“While parental approval may seem developmentally appropriate as most legal decisions require parental consent and parental support is often needed throughout disposition, the law does not give parents the authority to waive their children’s right to trial for important reasons such as to protect the juvenile from any potential conflicts of interests with their parents. The practice of seeking parental approval of their child’s plea potentially contradicts the legal exclusion of parental consent of their child’s plea decision. Negotiating to find a suitable disposition that works for the youth and their parents may have important benefits. However, when conflicts of interest arise, it is possible that the youth’s interests are overshadowed by their parents’. This is one of the reasons why standards of practice already require attorneys to prioritize the client’s interests. Unfortunately, these recommendations are often silent on how exactly attorneys should balance the interests of their client and their parent when the court seeks (even informal) parental input on the child’s negotiated plea and disposition. If the client’s primary interest is to secure a deal in order to avoid a trial, then this compromise may not erode the client’s interests at all. If the parent wants the child to be placed outside of the home or reject a plea to avoid financial responsibility, the compromise may result in a different outcome than the client would have wanted” (p. 121).
“Seeking parental approval may unintentionally incentivize attorneys to account for or even prioritize parental interests and to make parents collaborators in plea negotiations. While juveniles are legally required to decide how to plead on their own, in practice, their plea bargain negotiation and ultimate decision may be affected by whether or not their parents agree. While the national juvenile defender standards encourage attorneys to ‘limit the parent’s negative effect on the client’s outcome by limiting the parent’s role in the proceeding as much as possible’ when conflicts arise, this may be difficult in jurisdictions where parents are encouraged by the court to provide input during the proceeding. Standards of practice may need to be expanded to address how attorneys can ‘limit the negative effect on the client’s outcome by limiting the parent’s role’ in situations where parental support does not exist but is expected by the court” (p. 121).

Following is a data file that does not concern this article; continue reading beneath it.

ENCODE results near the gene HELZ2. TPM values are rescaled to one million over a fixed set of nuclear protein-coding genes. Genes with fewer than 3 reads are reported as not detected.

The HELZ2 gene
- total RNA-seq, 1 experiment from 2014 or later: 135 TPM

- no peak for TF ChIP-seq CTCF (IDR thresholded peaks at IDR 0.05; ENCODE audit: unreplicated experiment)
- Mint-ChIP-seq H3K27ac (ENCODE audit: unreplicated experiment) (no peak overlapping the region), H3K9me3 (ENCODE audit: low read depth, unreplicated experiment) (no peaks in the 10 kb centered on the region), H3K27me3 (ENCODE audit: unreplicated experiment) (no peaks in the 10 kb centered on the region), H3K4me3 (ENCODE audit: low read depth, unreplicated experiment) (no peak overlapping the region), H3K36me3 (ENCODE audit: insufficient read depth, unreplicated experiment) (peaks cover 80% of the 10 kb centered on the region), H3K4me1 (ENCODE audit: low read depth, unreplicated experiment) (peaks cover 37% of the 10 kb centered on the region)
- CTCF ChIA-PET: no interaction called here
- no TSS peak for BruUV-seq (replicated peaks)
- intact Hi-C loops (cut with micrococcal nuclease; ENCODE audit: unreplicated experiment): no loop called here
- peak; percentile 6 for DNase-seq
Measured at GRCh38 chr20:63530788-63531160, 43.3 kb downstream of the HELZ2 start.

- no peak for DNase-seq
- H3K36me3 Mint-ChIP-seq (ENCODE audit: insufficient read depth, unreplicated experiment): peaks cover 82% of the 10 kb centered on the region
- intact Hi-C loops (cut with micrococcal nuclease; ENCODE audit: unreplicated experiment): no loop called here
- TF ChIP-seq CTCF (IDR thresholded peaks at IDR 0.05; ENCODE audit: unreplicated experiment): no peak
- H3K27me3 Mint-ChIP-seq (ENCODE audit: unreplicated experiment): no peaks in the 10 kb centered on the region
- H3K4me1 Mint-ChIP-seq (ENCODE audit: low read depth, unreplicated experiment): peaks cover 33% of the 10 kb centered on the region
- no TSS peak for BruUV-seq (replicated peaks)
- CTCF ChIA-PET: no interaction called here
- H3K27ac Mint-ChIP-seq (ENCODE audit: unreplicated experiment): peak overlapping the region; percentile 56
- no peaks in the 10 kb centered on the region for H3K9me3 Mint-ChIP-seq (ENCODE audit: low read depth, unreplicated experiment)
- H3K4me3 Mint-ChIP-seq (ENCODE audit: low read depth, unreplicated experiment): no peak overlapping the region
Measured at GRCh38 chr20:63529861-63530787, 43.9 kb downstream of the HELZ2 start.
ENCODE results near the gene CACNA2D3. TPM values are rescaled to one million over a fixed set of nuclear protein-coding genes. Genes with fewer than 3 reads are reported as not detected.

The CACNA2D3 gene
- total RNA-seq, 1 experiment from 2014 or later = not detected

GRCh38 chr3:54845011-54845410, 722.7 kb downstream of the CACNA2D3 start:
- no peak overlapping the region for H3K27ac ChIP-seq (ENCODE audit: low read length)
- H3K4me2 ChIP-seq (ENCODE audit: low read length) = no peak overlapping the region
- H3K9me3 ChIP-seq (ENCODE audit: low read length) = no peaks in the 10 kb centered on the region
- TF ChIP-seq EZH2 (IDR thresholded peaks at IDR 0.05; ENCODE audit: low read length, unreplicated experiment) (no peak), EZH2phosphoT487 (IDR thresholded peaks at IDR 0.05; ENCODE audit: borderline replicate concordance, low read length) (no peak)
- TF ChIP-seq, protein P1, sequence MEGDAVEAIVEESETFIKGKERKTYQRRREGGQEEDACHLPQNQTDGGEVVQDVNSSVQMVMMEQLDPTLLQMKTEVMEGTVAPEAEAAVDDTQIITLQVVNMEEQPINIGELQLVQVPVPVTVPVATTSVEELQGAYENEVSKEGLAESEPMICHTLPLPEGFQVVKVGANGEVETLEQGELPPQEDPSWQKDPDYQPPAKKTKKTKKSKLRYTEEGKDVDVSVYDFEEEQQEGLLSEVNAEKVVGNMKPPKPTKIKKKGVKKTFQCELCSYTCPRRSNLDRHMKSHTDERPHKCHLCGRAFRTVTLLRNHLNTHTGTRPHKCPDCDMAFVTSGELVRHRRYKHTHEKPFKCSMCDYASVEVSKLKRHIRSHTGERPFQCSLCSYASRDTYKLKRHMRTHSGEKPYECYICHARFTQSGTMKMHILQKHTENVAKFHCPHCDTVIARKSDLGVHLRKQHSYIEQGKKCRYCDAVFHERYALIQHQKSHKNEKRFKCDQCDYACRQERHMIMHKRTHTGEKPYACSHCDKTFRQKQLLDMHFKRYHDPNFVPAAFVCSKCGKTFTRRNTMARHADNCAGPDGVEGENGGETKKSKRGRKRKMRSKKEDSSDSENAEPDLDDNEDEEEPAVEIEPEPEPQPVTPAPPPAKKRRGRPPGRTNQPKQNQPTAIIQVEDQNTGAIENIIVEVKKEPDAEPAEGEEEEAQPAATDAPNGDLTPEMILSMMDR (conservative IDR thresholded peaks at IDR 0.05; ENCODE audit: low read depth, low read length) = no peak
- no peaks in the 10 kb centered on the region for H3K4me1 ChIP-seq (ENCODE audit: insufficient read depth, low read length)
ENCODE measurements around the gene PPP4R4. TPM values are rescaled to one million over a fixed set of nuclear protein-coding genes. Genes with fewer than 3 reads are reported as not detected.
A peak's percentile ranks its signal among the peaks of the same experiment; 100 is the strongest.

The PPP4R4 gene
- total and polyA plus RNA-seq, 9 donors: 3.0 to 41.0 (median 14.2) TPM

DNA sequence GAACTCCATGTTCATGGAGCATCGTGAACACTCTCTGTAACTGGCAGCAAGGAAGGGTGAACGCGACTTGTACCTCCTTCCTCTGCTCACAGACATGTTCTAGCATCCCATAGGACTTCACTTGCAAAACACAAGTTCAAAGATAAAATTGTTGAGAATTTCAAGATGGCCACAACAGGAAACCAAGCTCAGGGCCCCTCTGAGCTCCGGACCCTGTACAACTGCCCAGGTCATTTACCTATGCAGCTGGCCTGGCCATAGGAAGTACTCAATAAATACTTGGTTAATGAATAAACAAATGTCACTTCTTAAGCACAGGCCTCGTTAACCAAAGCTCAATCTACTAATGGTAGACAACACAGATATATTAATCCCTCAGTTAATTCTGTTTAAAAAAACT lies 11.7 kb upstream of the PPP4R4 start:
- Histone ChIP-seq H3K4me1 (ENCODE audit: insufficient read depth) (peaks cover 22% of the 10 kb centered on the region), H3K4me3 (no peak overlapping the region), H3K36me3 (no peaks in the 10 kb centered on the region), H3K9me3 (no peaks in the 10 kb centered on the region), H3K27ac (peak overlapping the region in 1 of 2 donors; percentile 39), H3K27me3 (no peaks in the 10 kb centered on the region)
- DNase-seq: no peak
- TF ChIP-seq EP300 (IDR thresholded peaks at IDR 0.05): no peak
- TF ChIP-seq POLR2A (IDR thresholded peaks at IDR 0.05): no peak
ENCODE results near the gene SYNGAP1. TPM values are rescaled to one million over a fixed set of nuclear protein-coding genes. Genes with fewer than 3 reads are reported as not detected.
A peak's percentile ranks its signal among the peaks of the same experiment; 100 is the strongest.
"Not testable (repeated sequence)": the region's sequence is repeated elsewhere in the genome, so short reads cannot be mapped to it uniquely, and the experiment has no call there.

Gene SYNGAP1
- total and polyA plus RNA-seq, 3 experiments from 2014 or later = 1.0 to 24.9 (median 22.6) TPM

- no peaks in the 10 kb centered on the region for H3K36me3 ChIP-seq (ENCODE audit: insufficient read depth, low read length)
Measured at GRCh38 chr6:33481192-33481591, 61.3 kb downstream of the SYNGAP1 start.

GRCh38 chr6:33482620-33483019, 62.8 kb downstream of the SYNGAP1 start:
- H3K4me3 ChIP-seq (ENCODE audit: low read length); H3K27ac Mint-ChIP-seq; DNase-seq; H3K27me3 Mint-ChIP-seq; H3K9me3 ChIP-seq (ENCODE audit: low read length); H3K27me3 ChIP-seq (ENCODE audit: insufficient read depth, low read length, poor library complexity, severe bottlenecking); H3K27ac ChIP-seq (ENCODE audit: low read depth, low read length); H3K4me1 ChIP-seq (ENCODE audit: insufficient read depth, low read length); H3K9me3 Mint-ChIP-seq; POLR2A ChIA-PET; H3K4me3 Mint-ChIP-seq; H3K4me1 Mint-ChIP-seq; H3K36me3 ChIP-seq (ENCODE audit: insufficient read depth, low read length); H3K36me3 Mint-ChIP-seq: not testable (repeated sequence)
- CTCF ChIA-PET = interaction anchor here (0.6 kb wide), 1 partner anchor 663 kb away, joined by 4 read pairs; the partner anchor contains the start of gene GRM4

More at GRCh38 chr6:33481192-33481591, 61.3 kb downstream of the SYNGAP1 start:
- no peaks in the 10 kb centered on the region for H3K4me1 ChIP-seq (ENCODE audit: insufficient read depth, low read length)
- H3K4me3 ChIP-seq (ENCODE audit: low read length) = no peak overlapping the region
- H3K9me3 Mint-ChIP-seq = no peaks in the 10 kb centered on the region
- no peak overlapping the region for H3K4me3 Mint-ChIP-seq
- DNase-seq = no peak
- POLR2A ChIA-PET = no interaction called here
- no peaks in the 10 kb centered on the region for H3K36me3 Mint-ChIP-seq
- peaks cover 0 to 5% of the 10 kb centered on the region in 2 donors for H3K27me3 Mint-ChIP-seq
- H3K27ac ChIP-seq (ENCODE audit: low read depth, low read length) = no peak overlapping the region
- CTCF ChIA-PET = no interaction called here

Other Interesting Tidbits for Researchers and Clinicians
“There are many important topics and situations that were not covered by this interview but warrant future research. First, research should explore attorneys’ experiences in situations where a child claims innocence and their potential reliance on Alford pleas in juvenile court. Secondly, we unfortunately do not know the ages of the clients the attorneys discussed with us. Future research should explore whether the attorney-parent relationship varies based on the age of their client and how parental input impacts decision making for youth of different ages. How, if at all, do attorneys account for age and other developmental factors when deciding to include parents in discussions with their client? Importantly, the literature would benefit from a more in-depth exploration of how attorneys work with parents who disagree or have conflicts of interest. As discussed earlier it is not uncommon for conflicts of interest to arise; future research should explore how attorneys navigate these conflicts with parents while prioritizing their client’s expressed interests. Additionally, recent work has shown that legal actors’ perspectives of juvenile engagement within the plea bargain process vary. They found that defense attorneys often evaluated juvenile clients as less engaged than prosecutors and judges did. Therefore, it is possible that judges and prosecutors may also evaluate parental involvement differently than defense attorneys. While this work focused specifically on the experiences of juvenile defense attorneys, future research should explore judicial and prosecutorial perspectives on parental involvement throughout the juvenile court process. Finally, as juvenile jurisdictions vary, re- searchers should explore the practice of parental involvement in plea bargaining in other jurisdictions as well” (p. 121).